Dems, GOP, tea party dig in after elections
As partisanship renders Washington largely dysfunctional, voters in two states signaled this week that they want consensus-building even when there’s divided government.
Even so, heading into a 2014 midterm election year, Tuesday’s results in New Jersey and Virginia carry plenty of warning signs for both parties that despite the voter angst, hyper-partisanship still is likely to rule, especially on debates over the budget and health care.
In reliably Democratic New Jersey, Republican Gov. Chris Christie easily won a second term with support from voters who aligned with President Barack Obama last November.
In Virginia, one of the nation’s most competitive states, longtime Democratic Party power broker Terry McAuliffe defeated Republican Attorney General Ken Cuccinelli by a narrow margin for governor, but Republicans retained control of the House of Delegates.
McAuliffe and Christie each embraced the notion of bipartisanship in their victory. Exit polls and reactions from national party players — including tea-party activists — suggest that Republicans and Democrats are likely to remain entrenched in their partisan positions.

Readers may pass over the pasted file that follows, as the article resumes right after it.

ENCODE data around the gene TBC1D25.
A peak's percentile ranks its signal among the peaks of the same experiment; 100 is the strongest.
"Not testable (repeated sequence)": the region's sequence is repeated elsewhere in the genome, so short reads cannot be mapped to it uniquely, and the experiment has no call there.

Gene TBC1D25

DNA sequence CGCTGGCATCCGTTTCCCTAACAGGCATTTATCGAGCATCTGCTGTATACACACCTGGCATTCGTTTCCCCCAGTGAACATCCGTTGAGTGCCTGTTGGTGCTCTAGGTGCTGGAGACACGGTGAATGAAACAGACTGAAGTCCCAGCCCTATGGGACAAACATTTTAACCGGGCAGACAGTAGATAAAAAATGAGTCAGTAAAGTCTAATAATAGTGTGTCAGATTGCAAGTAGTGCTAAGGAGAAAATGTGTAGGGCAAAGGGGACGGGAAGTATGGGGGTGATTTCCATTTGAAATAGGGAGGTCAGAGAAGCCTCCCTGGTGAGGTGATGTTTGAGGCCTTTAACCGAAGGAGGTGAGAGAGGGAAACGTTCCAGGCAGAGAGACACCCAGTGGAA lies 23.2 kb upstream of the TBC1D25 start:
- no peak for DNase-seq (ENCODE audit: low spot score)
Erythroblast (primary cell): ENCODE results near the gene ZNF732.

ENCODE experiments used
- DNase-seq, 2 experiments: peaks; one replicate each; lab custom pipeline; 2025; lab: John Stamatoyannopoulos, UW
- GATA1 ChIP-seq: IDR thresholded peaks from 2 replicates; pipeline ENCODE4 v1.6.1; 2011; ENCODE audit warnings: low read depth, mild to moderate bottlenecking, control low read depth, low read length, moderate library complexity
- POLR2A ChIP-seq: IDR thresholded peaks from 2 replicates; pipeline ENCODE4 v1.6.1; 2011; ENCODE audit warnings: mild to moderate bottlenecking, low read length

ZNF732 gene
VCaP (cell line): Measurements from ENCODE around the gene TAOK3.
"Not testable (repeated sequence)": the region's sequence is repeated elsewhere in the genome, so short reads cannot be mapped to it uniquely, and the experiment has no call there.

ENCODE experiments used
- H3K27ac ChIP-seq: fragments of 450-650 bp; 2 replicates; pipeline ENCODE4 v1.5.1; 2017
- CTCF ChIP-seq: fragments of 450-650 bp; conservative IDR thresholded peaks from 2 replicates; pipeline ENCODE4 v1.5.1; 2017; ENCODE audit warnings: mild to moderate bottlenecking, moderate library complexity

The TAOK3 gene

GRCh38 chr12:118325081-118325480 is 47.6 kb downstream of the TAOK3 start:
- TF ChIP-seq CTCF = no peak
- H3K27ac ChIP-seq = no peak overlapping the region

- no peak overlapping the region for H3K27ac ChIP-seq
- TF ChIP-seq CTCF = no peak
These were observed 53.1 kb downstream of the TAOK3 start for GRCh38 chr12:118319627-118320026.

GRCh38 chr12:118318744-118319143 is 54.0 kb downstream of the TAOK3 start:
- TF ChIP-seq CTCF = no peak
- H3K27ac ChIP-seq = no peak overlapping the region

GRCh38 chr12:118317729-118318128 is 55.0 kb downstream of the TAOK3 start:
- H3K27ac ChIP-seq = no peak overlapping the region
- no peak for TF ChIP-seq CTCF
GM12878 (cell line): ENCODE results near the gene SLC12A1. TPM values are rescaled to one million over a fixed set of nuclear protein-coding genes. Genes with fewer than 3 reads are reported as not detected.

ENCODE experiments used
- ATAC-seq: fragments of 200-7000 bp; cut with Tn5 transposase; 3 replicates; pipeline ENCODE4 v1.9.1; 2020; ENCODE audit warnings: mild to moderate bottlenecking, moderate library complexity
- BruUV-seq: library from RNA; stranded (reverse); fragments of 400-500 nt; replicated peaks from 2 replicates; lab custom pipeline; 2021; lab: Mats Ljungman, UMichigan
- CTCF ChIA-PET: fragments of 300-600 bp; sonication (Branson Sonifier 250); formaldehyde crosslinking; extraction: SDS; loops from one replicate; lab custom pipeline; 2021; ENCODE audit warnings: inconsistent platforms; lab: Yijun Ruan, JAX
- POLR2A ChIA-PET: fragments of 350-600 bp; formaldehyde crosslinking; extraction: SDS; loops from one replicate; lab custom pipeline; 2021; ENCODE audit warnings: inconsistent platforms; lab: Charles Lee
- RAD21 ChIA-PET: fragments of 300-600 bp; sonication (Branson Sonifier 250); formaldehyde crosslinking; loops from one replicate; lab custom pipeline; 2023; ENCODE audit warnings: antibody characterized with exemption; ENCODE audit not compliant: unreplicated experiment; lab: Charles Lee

Vermont Gov. Peter Shumlin, chairman of the Democratic Governors Association, noted many states where incumbent Republicans were elected in the 2010 tea-party wave, including Florida, Ohio, Wisconsin and Pennsylvania, all states Obama won twice. “They’re stuck with a bunch of tea-party governors who are Ken Cuccinelli’s clone,” Shumlin said.
At the Democrats’ national Senate campaign office, spokesman Matt Canter noted that in competitive GOP Senate primaries around the country, all candidates have embraced the shutdown. Meanwhile, congressional Republicans running for the Senate without tough primary opposition — Tom Cotton in Arkansas and Shelley Moore Capito in West Virginia — voted for the temporary fix. “They know it’s awful politics for them,” Canter said.
But Democrats’ interpretation ignores voter dissatisfaction with the health care law. Half of New Jersey voters and 53 percent of Virginia voters said they opposed it, and the two Democratic governor candidates got 11 percent and 14 percent of those voters.